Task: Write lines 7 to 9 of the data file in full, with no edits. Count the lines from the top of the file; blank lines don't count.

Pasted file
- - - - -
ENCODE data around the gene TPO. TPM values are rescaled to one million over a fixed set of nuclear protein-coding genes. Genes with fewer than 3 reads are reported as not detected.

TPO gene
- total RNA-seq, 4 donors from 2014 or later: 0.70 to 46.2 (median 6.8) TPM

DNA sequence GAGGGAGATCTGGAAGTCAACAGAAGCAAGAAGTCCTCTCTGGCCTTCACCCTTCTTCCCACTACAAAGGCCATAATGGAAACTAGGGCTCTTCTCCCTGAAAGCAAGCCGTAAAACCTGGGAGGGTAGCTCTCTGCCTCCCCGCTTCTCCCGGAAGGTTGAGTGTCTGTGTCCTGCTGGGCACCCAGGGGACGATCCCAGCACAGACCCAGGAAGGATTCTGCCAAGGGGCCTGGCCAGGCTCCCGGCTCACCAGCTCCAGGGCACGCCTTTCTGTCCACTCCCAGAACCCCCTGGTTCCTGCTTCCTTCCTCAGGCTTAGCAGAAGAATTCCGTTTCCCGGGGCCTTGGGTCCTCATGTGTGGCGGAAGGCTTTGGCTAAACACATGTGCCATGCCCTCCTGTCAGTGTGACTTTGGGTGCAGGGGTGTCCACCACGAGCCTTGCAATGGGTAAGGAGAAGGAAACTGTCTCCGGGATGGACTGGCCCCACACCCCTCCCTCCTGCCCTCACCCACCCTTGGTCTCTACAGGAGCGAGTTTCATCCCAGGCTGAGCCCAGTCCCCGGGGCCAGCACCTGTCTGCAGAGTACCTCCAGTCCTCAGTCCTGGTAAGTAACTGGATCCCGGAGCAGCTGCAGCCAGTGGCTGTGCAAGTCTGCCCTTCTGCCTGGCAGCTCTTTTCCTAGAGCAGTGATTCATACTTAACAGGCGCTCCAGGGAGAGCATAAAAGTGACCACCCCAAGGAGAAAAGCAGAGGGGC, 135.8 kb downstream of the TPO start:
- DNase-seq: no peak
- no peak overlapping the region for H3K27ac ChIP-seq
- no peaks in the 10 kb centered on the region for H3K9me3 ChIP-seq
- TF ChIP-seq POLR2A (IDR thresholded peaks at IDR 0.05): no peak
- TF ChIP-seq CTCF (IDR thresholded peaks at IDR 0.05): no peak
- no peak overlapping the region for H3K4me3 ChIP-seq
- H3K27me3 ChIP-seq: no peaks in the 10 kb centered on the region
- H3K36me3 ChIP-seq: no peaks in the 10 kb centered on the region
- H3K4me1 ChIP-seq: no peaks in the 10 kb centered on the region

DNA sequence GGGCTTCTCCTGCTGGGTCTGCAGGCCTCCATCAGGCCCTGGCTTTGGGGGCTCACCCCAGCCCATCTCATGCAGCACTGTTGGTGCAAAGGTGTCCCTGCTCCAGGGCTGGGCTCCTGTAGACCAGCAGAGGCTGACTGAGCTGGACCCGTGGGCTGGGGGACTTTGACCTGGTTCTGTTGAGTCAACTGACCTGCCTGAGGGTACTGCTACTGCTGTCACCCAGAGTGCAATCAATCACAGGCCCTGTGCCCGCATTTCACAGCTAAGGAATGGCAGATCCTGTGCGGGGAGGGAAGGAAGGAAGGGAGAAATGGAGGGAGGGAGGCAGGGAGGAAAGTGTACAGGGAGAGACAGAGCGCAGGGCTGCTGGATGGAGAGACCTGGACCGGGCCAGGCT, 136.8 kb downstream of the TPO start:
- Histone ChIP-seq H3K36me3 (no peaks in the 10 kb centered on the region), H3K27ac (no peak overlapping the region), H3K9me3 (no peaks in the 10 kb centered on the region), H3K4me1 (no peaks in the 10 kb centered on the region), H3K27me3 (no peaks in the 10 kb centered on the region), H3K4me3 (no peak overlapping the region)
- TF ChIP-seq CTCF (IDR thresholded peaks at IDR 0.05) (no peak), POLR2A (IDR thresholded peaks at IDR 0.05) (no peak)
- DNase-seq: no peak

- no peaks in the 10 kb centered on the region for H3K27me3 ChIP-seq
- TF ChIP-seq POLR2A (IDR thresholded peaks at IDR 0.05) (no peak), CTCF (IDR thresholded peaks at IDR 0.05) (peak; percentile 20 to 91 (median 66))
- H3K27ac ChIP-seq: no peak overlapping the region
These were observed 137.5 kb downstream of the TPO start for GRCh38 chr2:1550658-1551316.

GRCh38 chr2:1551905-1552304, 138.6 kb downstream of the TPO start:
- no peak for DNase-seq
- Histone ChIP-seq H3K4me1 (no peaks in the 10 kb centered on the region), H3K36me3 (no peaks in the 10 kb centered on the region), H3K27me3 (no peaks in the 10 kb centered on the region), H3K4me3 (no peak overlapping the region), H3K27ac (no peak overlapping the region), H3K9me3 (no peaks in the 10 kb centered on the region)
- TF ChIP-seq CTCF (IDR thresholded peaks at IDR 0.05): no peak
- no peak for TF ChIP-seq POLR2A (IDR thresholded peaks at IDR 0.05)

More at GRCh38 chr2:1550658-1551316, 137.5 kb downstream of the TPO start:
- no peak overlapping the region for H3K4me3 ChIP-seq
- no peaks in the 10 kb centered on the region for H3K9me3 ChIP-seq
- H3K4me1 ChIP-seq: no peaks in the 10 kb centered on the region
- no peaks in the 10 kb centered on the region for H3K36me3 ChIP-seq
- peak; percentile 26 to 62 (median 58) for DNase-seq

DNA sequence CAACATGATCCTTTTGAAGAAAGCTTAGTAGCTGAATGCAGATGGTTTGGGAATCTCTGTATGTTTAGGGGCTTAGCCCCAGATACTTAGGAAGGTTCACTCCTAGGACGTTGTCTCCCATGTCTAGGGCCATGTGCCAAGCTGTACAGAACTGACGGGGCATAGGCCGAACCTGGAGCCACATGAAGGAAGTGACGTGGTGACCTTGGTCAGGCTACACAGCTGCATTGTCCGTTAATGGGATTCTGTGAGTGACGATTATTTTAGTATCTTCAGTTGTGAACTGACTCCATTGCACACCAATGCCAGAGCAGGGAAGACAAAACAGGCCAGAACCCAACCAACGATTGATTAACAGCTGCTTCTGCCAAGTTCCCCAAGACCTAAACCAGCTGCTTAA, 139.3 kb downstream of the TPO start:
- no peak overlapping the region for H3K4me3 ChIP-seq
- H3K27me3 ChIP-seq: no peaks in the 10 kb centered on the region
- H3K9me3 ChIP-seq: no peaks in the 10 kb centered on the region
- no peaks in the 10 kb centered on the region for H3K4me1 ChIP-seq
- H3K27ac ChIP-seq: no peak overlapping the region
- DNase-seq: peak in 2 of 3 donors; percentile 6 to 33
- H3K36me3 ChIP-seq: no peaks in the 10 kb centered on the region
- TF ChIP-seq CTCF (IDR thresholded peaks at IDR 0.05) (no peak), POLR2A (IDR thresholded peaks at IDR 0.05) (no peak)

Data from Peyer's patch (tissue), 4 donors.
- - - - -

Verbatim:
- no peaks in the 10 kb centered on the region for H3K9me3 ChIP-seq
- TF ChIP-seq POLR2A (IDR thresholded peaks at IDR 0.05): no peak
- TF ChIP-seq CTCF (IDR thresholded peaks at IDR 0.05): no peak